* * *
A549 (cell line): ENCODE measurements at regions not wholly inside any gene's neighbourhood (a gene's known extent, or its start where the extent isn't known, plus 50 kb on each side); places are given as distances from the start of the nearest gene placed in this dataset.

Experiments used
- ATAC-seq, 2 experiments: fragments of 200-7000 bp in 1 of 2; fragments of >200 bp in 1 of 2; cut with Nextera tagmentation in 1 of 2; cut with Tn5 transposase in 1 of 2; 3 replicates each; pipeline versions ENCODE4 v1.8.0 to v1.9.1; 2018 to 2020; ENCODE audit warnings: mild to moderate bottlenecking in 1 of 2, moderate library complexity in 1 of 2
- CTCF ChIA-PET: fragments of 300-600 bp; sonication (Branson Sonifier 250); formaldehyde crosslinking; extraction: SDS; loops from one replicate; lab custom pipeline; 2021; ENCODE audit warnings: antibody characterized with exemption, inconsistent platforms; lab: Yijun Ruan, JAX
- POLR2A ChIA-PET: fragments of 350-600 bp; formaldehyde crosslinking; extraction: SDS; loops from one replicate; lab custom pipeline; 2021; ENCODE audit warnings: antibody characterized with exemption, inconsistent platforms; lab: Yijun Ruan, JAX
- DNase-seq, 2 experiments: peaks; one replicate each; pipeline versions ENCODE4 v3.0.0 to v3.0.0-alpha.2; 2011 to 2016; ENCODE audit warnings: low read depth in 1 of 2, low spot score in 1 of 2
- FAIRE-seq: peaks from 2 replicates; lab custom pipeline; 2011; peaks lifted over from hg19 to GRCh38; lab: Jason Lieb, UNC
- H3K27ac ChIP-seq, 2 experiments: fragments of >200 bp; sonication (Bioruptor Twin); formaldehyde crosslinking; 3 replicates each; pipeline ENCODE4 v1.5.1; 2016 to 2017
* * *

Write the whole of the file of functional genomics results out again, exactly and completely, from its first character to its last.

A549 (cell line): ENCODE measurements at regions not wholly inside any gene's neighbourhood (a gene's known extent, or its start where the extent isn't known, plus 50 kb on each side); places are given as distances from the start of the nearest gene placed in this dataset.

Experiments used
- ATAC-seq, 2 experiments: fragments of 200-7000 bp in 1 of 2; fragments of >200 bp in 1 of 2; cut with Nextera tagmentation in 1 of 2; cut with Tn5 transposase in 1 of 2; 3 replicates each; pipeline versions ENCODE4 v1.8.0 to v1.9.1; 2018 to 2020; ENCODE audit warnings: mild to moderate bottlenecking in 1 of 2, moderate library complexity in 1 of 2
- CTCF ChIA-PET: fragments of 300-600 bp; sonication (Branson Sonifier 250); formaldehyde crosslinking; extraction: SDS; loops from one replicate; lab custom pipeline; 2021; ENCODE audit warnings: antibody characterized with exemption, inconsistent platforms; lab: Yijun Ruan, JAX
- POLR2A ChIA-PET: fragments of 350-600 bp; formaldehyde crosslinking; extraction: SDS; loops from one replicate; lab custom pipeline; 2021; ENCODE audit warnings: antibody characterized with exemption, inconsistent platforms; lab: Yijun Ruan, JAX
- DNase-seq, 2 experiments: peaks; one replicate each; pipeline versions ENCODE4 v3.0.0 to v3.0.0-alpha.2; 2011 to 2016; ENCODE audit warnings: low read depth in 1 of 2, low spot score in 1 of 2
- FAIRE-seq: peaks from 2 replicates; lab custom pipeline; 2011; peaks lifted over from hg19 to GRCh38; lab: Jason Lieb, UNC
- H3K27ac ChIP-seq, 2 experiments: fragments of >200 bp; sonication (Bioruptor Twin); formaldehyde crosslinking; 3 replicates each; pipeline ENCODE4 v1.5.1; 2016 to 2017